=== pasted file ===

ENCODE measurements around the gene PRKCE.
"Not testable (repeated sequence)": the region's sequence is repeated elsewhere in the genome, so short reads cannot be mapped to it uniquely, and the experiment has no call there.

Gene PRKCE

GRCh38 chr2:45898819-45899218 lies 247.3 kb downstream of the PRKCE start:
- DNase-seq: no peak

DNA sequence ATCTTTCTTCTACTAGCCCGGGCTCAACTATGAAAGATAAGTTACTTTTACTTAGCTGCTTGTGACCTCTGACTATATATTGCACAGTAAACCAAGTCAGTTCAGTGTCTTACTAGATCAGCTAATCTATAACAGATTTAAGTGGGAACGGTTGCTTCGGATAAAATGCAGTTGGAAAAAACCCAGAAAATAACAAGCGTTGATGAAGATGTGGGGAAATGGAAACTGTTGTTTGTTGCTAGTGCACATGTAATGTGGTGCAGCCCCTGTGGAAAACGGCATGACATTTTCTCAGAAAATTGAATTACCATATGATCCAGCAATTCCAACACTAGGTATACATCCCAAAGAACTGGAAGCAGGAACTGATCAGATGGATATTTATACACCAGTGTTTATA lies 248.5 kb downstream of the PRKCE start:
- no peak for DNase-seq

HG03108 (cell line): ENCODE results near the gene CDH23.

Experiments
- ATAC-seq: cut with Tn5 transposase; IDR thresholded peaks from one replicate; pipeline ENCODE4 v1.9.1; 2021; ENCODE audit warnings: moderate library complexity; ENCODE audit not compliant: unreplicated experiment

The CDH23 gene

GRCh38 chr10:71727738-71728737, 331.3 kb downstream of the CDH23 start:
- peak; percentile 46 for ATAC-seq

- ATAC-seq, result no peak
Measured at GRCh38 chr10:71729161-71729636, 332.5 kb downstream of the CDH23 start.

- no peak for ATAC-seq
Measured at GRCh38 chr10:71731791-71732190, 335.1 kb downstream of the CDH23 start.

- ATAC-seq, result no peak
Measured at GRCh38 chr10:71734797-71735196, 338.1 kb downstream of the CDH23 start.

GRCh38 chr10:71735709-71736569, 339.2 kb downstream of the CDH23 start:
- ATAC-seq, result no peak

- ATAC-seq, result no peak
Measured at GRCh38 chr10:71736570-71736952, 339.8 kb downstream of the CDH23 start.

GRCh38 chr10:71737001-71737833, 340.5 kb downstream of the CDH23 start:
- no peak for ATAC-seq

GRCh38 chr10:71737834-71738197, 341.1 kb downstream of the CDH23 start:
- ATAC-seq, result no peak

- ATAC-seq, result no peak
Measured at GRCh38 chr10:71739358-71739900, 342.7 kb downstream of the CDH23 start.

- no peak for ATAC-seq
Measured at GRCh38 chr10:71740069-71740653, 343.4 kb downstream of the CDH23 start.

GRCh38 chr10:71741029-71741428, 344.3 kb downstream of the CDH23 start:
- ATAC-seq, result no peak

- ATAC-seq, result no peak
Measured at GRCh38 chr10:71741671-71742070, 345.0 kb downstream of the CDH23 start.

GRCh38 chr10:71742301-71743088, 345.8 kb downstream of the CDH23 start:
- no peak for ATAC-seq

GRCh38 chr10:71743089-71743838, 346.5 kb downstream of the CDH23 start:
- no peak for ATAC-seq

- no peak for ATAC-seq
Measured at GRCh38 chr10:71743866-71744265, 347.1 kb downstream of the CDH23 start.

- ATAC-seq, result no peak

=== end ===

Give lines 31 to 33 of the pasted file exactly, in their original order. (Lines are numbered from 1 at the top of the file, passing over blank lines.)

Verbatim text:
Measured at GRCh38 chr10:71740069-71740653, 343.4 kb downstream of the CDH23 start.

GRCh38 chr10:71741029-71741428, 344.3 kb downstream of the CDH23 start:
- ATAC-seq, result no peak